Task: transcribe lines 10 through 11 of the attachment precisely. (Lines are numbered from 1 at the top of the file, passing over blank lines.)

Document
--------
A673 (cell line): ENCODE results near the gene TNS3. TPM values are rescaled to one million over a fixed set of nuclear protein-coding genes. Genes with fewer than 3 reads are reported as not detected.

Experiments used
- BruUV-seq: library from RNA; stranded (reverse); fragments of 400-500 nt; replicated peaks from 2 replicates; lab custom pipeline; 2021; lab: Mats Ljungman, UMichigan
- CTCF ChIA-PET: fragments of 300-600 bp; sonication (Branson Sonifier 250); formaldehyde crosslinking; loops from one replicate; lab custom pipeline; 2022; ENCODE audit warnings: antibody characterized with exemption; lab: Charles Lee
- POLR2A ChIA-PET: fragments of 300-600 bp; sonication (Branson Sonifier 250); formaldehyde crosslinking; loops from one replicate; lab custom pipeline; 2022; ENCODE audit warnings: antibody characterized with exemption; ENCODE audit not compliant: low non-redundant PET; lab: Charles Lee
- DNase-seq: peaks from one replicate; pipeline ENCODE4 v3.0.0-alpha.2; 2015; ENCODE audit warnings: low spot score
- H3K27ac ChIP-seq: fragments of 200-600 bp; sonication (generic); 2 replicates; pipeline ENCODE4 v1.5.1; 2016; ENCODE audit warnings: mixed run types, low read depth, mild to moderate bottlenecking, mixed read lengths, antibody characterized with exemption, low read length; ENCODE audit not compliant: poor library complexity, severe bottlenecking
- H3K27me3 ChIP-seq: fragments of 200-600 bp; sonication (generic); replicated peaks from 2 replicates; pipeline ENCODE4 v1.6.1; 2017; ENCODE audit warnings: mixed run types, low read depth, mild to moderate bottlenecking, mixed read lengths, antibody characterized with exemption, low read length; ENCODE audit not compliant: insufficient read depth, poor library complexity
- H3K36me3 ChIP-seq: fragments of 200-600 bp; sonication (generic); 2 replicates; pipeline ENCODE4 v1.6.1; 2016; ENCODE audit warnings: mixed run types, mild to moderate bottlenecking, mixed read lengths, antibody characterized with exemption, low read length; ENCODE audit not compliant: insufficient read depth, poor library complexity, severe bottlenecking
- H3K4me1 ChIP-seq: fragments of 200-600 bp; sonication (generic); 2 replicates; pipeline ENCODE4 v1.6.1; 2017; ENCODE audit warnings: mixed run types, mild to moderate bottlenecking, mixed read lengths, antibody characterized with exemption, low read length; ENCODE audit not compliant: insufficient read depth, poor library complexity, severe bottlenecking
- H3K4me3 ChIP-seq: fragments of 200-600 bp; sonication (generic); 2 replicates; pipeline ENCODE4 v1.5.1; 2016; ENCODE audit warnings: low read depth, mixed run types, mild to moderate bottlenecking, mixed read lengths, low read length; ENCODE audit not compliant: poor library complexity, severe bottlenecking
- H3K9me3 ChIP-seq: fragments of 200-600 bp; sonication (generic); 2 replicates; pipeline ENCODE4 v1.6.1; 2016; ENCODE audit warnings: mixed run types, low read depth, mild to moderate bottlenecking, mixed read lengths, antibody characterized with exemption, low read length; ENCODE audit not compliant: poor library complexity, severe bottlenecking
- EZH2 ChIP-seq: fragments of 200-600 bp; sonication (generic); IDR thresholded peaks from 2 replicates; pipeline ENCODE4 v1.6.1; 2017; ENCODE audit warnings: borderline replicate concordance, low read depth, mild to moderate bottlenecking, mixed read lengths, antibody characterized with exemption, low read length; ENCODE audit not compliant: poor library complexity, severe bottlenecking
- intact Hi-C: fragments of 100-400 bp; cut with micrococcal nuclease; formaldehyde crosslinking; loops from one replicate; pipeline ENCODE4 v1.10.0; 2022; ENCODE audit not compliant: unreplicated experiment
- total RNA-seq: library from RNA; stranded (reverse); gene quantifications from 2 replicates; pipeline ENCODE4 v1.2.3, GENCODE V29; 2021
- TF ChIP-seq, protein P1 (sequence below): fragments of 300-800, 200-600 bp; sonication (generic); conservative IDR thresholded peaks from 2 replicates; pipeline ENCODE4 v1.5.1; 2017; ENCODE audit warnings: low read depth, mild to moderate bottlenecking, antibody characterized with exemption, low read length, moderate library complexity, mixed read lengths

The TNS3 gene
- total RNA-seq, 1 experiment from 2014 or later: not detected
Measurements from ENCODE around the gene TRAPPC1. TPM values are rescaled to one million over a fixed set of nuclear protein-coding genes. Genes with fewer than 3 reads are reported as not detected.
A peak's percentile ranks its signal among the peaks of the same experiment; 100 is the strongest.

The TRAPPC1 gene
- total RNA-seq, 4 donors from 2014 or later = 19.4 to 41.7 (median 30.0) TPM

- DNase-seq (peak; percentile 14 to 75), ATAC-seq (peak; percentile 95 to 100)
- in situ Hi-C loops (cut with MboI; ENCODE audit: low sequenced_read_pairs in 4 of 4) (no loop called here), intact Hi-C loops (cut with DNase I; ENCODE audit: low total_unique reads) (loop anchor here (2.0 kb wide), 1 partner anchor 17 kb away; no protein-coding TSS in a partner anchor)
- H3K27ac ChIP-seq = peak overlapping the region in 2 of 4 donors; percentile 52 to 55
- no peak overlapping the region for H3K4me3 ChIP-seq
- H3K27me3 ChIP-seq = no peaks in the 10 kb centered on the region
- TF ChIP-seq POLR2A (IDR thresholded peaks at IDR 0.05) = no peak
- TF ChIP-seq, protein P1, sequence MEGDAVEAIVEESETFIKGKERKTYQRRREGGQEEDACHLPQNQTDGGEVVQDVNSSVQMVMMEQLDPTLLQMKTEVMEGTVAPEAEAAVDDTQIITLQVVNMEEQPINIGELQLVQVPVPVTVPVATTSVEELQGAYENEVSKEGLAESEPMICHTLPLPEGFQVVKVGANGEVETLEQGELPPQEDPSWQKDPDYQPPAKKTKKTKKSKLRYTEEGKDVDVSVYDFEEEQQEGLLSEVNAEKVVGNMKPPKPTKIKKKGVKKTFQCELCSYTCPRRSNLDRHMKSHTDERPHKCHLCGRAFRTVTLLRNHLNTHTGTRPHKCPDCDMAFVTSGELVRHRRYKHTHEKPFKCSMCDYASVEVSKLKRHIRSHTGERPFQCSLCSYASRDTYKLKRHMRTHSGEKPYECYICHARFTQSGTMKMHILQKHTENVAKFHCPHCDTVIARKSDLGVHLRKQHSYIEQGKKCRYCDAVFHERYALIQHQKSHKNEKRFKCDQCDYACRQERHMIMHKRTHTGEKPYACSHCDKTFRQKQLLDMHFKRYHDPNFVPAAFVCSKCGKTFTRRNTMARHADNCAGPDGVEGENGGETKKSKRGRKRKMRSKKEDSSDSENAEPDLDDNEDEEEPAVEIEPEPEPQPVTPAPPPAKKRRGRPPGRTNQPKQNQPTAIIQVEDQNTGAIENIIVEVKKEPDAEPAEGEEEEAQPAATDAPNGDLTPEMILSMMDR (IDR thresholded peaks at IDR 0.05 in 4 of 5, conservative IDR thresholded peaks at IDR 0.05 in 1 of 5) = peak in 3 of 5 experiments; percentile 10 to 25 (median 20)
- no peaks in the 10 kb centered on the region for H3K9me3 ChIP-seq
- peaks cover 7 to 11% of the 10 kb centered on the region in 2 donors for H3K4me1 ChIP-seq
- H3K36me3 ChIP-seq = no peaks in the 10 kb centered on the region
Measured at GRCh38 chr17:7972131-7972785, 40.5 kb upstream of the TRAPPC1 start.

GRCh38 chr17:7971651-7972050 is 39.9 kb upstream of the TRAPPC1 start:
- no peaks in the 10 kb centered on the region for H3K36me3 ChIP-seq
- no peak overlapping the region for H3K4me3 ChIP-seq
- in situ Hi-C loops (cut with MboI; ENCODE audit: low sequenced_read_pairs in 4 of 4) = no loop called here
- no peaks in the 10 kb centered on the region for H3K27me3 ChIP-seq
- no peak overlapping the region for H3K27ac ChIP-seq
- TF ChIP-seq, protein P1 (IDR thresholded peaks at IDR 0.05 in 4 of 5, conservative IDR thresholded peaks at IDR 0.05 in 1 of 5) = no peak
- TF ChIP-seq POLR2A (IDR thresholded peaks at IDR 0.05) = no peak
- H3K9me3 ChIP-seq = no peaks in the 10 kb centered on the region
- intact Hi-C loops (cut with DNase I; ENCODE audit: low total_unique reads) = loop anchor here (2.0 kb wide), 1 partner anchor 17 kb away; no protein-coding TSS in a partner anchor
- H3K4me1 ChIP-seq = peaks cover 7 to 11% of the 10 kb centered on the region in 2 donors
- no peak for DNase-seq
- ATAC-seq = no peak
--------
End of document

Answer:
- H3K4me1 ChIP-seq: fragments of 200-600 bp; sonication (generic); 2 replicates; pipeline ENCODE4 v1.6.1; 2017; ENCODE audit warnings: mixed run types, mild to moderate bottlenecking, mixed read lengths, antibody characterized with exemption, low read length; ENCODE audit not compliant: insufficient read depth, poor library complexity, severe bottlenecking
- H3K4me3 ChIP-seq: fragments of 200-600 bp; sonication (generic); 2 replicates; pipeline ENCODE4 v1.5.1; 2016; ENCODE audit warnings: low read depth, mixed run types, mild to moderate bottlenecking, mixed read lengths, low read length; ENCODE audit not compliant: poor library complexity, severe bottlenecking